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FACTBOX: Nobel Prize winners in 2009

(Reuters) - The 2009 Nobel season ended on Monday with the announcement of the winner of the prize for Economics.

Here is a summary of this year’s laureates:


-- Elinor Ostrom and Oliver Williamson won the 2009 Nobel prize for economics on Monday for their work in economic governance. The Royal Swedish Academy of Sciences said the award recognized Ostrom for showing how common property can be managed by user associations and Williamson for a theory on corporate conflict resolution.

-- Ostrom became the first woman to win the economics prize, which was established in 1968. The other Nobel awards, for achievements in sciences, literature and peace, were set out in dynamite tycoon Alfred Nobel’s will in 1895.


-- Barack Obama won the Nobel Peace Prize in a stunning decision that honored the first-year U.S. president more for promise than achievement and drew both praise and skepticism around the world.

-- Describing himself as surprised and deeply humbled, Obama said he would accept the award as a “call to action” to confront the global challenges of the 21st century.

* LITERATURE: -- Romanian-born German writer Herta Mueller won the literature prize, saying Nicolae Ceausescu’s brutal dictatorship compelled her to write of how a powerful few can dominate and destroy a nation. The Swedish Academy paid tribute to Mueller “who, with the concentration of poetry and the frankness of prose, depicts the landscape of the dispossessed.”


-- Ada Yonath, an Israeli, and Venkatraman Ramakrishnan and Thomas Steitz, both Americans, shared the chemistry prize for showing how the ribosome, a kind of protein factory, translates the genetic code of DNA into proteins that do the work inside cells. “As ribosomes are crucial to life, they are also a major target for new antibiotics,” the Nobel Committee said.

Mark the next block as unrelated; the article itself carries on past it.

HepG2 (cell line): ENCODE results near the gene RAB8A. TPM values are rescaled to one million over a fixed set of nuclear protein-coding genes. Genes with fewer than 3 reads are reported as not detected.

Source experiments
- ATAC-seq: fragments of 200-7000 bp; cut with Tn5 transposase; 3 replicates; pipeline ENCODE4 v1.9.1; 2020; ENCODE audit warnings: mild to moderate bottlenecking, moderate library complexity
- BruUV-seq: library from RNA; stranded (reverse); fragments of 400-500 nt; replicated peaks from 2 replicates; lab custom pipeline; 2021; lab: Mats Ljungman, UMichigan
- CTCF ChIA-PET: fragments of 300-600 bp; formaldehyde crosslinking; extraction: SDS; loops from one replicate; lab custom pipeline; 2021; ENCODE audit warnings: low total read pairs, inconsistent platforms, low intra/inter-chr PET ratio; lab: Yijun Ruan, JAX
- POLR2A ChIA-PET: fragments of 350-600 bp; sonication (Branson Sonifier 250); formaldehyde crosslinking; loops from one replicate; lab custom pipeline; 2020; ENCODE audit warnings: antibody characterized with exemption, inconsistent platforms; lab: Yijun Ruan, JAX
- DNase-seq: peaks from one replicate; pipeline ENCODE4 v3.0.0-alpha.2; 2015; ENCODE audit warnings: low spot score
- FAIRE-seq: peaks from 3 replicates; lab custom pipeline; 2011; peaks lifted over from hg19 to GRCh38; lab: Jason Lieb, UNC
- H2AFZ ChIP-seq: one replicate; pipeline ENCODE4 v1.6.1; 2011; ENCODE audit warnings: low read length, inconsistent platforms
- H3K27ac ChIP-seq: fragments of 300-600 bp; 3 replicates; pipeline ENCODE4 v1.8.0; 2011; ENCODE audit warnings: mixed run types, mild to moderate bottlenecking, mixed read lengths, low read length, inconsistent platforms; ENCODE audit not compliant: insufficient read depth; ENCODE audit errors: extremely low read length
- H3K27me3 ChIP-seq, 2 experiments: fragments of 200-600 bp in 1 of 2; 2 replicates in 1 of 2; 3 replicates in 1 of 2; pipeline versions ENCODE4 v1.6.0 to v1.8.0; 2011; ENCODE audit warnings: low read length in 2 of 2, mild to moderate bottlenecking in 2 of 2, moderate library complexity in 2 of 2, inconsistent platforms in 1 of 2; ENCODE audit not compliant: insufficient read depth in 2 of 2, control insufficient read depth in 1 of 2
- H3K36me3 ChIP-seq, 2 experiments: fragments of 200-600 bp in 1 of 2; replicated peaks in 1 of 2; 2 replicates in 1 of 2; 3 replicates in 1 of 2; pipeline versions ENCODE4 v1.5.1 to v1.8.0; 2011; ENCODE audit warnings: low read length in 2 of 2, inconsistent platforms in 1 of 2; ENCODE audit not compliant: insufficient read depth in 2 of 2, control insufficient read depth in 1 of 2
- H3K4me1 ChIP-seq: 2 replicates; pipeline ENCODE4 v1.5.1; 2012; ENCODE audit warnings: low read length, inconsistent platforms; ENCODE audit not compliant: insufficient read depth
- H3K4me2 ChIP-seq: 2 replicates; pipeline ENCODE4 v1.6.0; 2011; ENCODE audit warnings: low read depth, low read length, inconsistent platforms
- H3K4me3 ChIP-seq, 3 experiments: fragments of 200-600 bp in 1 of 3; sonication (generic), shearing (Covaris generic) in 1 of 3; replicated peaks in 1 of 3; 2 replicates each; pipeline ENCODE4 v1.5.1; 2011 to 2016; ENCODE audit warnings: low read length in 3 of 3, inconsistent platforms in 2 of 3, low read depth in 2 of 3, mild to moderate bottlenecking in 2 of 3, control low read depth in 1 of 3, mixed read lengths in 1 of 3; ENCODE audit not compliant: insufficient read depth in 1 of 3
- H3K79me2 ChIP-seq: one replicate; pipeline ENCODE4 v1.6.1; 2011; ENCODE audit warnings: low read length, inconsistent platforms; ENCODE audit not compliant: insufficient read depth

-- Charles Kao, a Shanghai-born British-American, won half the physics prize for a discovery that led to a breakthrough in fiber optics, determining how to transmit light over long distances via optical glass fibers.

-- Willard Boyle, a Canadian-American, and George Smith of the United States shared the other half for inventing the first successful imaging technology using a digital sensor.


-- Australian-born Elizabeth Blackburn, British-born Jack Szostak and Carol Greider won the prize for medicine for revealing the existence and nature of telomerase, an enzyme that helps prevent the fraying of chromosomes that underlies aging and cancer.

-- Work on the enzyme has become a hot area of drug research, particularly in cancer, as it is thought to play a key role in allowing tumor cells to reproduce out of control. Sources: Reuters/